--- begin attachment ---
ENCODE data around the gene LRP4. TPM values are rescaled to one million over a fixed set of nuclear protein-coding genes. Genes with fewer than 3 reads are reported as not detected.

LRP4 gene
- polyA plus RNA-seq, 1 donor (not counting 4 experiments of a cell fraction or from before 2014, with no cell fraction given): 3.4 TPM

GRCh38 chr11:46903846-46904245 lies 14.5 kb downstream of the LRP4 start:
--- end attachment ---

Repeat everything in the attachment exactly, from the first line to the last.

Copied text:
ENCODE data around the gene LRP4. TPM values are rescaled to one million over a fixed set of nuclear protein-coding genes. Genes with fewer than 3 reads are reported as not detected.

LRP4 gene
- polyA plus RNA-seq, 1 donor (not counting 4 experiments of a cell fraction or from before 2014, with no cell fraction given): 3.4 TPM

GRCh38 chr11:46903846-46904245 lies 14.5 kb downstream of the LRP4 start: